enji Monogatari, the original of this translation, is one of the standard works of Japanese literature. It has been regarded for centuries as a national treasure. The title of the work is by no means unknown to those Europeans who take an interest in Japanese matters, for it is mentioned or alluded to in almost every European work relating to our country. It was written by a lady, who, from her writings, is considered one of the most talented women that Japan has ever produced.
She was the daughter of Fujiwara Tametoki, a petty Court noble, remotely connected with the great family of Fujiwara, in the tenth century after Christ, and was generally called Murasaki Shikib. About these names a few remarks are necessary. The word "Shikib" means "ceremonies," and is more properly a name adopted, with the addition of certain suffixes, to designate special Court offices. Thus the term "Shikib-Kiô" is synonymous with "master of the ceremonies," and "Shikib-no-Jiô" with "secretary to the master of the ceremonies." Hence it might at first sight appear rather peculiar if such an appellation should happen to be used as the name of a woman. It was, however, a custom of the period for noble ladies and their attendants to be often called after such offices, generally with the suffix "No-Kata," indicating the female sex, and somewhat corresponding to the word "madam." This probably originated in the same way as the practice in America of calling ladies by their husbands' official titles, such as Mrs. Captain, Mrs. Judge, etc., only that in the case of the Japanese custom the official title came in time to be used without any immediate association with the offices themselves, and often even as a maiden name. From this custom our authoress came to be called "Shikib," a name which did not originally apply to a person. To this another name, Murasaki, was added, in order to distinguish her from other ladies who may also have been called Shikib. "Murasaki" means "violet," whether the flower or the color. Concerning the origin of this appellation there exist two different opinions. Those holding one, derive it from her family name, Fujiwara; for "Fujiwara" literally means "the field of Wistaria," and the color of the Wistaria blossom is violet. Those holding the other, trace it to the fact that out of several persons introduced into the story, Violet (Murasaki in the text) is a most modest and gentle woman, whence it is thought that the admirers of the work transferred the name to the authoress herself. In her youth she was maid of honor to a daughter of the then prime minister, who became eventually the wife of the Emperor Ichijiô, better known by her surname, Jiôtô-Monin, and who is especially famous as having been the patroness of our authoress. Murasaki Shikib married a noble, named Nobtaka, to whom she bore a daughter, who, herself, wrote a work of fiction, called "Sagoromo" (narrow sleeves). She survived her husband, Nobtaka, some years, and spent her latter days in quiet retirement, dying in the year 992 after Christ. The diary which she wrote during her retirement is still in existence, and her tomb may yet be seen in a Buddhist temple in Kiôto, the old capital where the principal scenes of her story are laid.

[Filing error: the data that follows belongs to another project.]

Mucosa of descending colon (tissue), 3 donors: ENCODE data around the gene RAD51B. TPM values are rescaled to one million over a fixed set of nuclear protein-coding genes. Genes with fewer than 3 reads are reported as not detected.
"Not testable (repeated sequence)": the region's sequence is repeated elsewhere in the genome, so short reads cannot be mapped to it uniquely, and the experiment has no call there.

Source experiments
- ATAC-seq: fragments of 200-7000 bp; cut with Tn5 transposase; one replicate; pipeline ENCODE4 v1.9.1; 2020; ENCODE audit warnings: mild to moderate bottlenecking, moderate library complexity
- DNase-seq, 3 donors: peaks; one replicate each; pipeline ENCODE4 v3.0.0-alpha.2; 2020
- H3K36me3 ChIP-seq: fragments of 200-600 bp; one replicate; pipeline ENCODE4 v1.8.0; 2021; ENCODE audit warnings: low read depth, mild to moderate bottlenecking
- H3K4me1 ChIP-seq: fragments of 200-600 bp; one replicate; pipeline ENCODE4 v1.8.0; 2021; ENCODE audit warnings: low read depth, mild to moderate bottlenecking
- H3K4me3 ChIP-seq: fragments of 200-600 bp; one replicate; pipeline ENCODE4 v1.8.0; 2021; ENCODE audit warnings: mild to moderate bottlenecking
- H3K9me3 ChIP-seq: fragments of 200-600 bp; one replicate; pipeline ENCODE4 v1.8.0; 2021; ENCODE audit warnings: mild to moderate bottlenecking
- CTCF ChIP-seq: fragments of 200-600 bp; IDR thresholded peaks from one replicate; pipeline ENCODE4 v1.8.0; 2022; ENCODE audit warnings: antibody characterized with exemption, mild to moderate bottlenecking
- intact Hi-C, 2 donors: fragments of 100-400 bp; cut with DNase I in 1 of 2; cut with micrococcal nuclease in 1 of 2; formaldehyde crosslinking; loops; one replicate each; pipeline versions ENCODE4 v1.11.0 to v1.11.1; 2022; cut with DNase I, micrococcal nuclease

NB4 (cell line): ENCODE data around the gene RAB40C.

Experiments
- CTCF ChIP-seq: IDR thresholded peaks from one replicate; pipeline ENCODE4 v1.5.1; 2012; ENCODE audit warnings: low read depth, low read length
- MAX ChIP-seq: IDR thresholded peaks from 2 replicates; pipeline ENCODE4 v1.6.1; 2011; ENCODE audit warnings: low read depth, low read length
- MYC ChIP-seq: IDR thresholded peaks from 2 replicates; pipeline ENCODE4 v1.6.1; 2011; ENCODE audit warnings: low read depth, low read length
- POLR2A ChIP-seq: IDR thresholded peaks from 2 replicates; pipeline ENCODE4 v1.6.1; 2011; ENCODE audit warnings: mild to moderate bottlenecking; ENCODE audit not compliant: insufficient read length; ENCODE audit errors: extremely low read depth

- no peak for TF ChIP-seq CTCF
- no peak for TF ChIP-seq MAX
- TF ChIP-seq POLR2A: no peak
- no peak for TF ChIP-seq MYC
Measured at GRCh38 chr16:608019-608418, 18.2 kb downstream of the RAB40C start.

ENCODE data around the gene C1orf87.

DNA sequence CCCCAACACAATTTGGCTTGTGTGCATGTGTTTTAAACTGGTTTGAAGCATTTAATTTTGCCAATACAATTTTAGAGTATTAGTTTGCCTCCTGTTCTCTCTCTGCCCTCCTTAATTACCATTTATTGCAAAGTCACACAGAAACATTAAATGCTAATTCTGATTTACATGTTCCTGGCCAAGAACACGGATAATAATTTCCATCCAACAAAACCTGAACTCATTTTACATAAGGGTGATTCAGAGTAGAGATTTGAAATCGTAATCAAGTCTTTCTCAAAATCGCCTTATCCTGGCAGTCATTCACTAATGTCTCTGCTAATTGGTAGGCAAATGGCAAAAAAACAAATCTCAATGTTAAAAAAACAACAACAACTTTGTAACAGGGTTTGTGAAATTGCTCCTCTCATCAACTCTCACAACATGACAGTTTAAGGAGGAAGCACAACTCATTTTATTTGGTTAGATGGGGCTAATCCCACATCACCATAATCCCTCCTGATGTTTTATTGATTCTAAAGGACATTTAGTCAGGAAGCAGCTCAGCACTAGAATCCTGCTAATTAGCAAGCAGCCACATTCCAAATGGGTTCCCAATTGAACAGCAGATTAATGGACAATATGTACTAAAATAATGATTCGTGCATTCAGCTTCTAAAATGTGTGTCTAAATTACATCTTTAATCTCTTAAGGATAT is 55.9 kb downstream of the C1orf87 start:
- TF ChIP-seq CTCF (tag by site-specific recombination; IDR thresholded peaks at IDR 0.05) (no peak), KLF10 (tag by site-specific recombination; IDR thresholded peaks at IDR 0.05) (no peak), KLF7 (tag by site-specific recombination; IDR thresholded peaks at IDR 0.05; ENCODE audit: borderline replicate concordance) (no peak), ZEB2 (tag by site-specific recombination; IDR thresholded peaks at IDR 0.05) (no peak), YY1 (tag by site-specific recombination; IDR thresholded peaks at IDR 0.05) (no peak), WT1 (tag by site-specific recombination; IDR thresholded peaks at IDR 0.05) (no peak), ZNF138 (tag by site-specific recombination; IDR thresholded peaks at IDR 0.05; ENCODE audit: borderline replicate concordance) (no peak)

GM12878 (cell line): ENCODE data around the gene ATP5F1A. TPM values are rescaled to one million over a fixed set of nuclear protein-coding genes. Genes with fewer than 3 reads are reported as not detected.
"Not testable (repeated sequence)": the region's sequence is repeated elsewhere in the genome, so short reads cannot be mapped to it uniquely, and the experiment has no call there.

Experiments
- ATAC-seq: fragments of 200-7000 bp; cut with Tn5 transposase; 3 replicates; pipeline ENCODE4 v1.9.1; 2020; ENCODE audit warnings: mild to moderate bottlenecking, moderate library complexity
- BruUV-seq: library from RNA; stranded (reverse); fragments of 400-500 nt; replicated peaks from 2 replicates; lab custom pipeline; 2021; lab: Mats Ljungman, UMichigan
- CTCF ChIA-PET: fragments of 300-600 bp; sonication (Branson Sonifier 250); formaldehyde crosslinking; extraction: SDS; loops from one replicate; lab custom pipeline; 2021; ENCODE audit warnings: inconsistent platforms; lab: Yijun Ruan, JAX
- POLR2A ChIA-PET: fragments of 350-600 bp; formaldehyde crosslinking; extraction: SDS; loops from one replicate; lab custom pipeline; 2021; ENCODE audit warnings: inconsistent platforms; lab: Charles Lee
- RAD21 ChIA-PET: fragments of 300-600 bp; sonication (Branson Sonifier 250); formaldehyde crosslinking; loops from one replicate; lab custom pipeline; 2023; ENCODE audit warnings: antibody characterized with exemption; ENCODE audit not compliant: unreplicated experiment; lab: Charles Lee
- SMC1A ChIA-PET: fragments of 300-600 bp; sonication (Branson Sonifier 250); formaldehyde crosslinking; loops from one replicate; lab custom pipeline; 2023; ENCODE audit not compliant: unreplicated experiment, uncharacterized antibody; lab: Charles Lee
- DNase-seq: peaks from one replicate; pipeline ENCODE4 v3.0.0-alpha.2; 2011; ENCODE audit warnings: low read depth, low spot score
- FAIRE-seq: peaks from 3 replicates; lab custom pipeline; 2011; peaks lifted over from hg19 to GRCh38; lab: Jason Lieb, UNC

The exact date when her story was written is not given in the work, but her diary proves that it was evidently composed before she arrived at old age.
The traditional account given of the circumstances which preceded the writing of the story is this: when the above-mentioned Empress was asked by the Saigû (the sacred virgin of the temple of Ise) if her Majesty could not procure an interesting romance for her, because the older fictions had become too familiar, she requested Shikib to write a new one, and the result of this request was this story....